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National Epilepsy Awareness Month

National Epilepsy Awareness Month


Did you know that November is national epilepsy awareness month? More than 65 million people globally have active epilepsy and approximately 3.4 million nationwide. Now you may be asking, what is epilepsy? Epilepsy is a disorder that occurs in the brain, causing recurring seizures. It is estimated that 1 in 26 people have this disorder. Today, I am here to tell you the ins and outs of epilepsy. 

Epilepsy happens when abnormal electrical waves occur in the brain. Mayo Clinic describes it as, “An electrical storm inside your head.” There are two main kinds of seizures that can happen, general and focal. General seizures are when the seizures originate and involve all parts of the brain. Focal seizures occur due to only one particular part of the brain. There are different types of epilepsy, which are classified by the part of the brain in which they occur. When most people think of a seizure, they only think of the uncontrollable shaking, but since epilepsy is a neurological disorder ( happens in the brain) it’s so much more than that. Your brain controls everything in your body, and that’s why there are symptoms in a seizure other than muscle spasms. You can also experience stiff muscles, confusion, loss of consciousness, sudden fear, and deja vu. Epilepsy has many causes and no specific groups of people that have it. According to Mayo Clinic, “Epilepsy has no identifiable cause in about half the people with the condition. In the other half, the condition may be traced to various factors, including:

  • Genetic influence. Some types of epilepsy run in families. In these instances, it is likely that there’s a genetic influence. Researchers have linked some types of epilepsy to specific genes. But some people have genetic epilepsy that isn’t hereditary. Genetic changes can occur in a child without being passed down from a parent. For most people, genes are only part of the cause of epilepsy. Certain genes may make a person more sensitive to environmental conditions that trigger seizures.
  • Head trauma. Head trauma as result of a car accident or other traumatic injury can cause epilepsy.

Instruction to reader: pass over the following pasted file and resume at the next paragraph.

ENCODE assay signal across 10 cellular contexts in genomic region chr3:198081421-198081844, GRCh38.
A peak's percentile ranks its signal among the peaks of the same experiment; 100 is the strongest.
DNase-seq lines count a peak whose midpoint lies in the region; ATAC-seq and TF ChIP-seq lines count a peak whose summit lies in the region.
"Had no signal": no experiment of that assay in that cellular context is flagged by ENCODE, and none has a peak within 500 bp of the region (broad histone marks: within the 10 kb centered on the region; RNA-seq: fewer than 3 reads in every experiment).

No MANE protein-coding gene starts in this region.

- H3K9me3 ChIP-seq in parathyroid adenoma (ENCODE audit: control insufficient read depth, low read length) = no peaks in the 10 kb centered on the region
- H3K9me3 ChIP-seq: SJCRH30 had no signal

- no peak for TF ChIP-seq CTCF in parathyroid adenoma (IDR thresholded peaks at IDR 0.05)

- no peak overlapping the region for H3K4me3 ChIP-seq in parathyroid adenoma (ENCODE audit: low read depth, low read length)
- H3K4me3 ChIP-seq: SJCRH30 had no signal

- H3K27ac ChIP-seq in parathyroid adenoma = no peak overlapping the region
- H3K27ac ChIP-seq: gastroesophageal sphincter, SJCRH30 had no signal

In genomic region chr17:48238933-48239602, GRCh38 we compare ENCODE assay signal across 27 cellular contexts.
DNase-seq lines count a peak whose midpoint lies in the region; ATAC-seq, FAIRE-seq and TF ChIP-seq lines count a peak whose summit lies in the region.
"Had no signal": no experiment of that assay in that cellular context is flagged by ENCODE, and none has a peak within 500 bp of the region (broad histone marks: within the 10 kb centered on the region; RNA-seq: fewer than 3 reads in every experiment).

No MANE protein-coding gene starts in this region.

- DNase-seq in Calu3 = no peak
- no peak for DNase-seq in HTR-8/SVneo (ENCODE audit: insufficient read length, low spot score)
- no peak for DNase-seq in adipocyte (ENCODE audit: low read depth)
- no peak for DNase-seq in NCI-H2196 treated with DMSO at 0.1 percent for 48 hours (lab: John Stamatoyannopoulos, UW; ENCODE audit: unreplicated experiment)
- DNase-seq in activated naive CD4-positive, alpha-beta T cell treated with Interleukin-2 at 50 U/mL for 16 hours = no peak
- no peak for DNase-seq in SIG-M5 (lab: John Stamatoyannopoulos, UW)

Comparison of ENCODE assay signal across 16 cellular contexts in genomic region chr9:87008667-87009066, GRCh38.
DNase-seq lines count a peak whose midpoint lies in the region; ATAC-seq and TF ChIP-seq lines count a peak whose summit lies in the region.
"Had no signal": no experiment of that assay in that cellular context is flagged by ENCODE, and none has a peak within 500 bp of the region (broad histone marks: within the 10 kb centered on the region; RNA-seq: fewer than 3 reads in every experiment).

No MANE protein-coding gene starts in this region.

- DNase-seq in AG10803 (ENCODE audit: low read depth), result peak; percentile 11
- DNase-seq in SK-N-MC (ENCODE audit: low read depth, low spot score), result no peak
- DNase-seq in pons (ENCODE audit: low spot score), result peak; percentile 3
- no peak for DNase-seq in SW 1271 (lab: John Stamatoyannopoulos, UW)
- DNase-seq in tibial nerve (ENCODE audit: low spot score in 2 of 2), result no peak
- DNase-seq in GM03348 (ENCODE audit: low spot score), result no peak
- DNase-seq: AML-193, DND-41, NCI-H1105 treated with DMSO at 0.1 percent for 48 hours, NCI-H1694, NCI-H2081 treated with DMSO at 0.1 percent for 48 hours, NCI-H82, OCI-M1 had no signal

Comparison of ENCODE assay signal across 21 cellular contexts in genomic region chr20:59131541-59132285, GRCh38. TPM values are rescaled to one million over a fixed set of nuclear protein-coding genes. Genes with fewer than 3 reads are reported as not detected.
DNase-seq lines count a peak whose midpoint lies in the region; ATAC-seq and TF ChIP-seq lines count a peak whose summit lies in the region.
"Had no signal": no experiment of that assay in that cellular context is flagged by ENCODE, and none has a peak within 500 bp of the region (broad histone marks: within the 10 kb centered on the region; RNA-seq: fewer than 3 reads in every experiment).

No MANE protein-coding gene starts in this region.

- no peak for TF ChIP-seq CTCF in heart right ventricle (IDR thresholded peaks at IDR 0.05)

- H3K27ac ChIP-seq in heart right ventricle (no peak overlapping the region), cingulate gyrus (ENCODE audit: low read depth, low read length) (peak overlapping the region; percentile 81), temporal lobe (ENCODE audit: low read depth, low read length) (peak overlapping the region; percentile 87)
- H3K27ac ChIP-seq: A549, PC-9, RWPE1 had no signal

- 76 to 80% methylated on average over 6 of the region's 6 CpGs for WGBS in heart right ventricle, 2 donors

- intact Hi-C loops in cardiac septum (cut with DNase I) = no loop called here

• Factors in the brain. Brain tumors can cause epilepsy. Epilepsy also may be caused by the way blood vessels form in the brain. People with blood vessel conditions such as arteriovenous malformations and cavernous malformations can have seizures. And in adults older than age 35, stroke is a leading cause of epilepsy.
  • Infections. Meningitis, HIV, viral encephalitis and some parasitic infections can cause epilepsy.
  • Injury before birth. Before they’re born, babies are sensitive to brain damage that could be caused by several factors. They might include an infection in the mother, poor nutrition or oxygen deficiencies. This brain damage can result in epilepsy or cerebral palsy.
  • Developmental disorders. Epilepsy can sometimes happen with developmental disorders. People with autism are more likely to have epilepsy than are people without autism. Research also has found that people with epilepsy are more likely to have other developmental disorders such as attention-deficit/hyperactivity disorder (ADHD). Having both conditions may be related to the genes involved in both epilepsy and developmental disorders.” Epilepsy hasn’t been traced to any one gender, age, or race. However, epilepsy is seen more in children and elderly patients.”Epilepsy can be very dangerous. When having a seizure, you can’t control your body movements. Usually, seizures typically last about 30 seconds to 2 mins. If they last longer than five minutes you should call a doctor immediately. Some dangers of seizures can include broken bones, serious head trauma ( like a concussion or even a brain bleed), inhaling vomit or saliva (which can lead to respiratory problems), bad bruising, cuts (that can be deep and require stitches), burns, drowning (even in just a few inches of water), and sometimes cause irregular cardiac rhythms or even sudden cardiac arrest (heart attack). When somebody suddenly dies while seizing or right after seizing, it is called sudden unexpected death in epilepsy or SUDEP for short. SUDEP happens more frequently in elderly patients rather than others. The CDC says, “SUDEP stands for Sudden Unexpected Death in Epilepsy. It refers to deaths in people with epilepsy that are not from injury, drowning, or other known causes. Most, but not all, cases of SUDEP happen during or right after a seizure. Researchers do not understand the exact cause of SUDEP, but these are possible reasons it happens: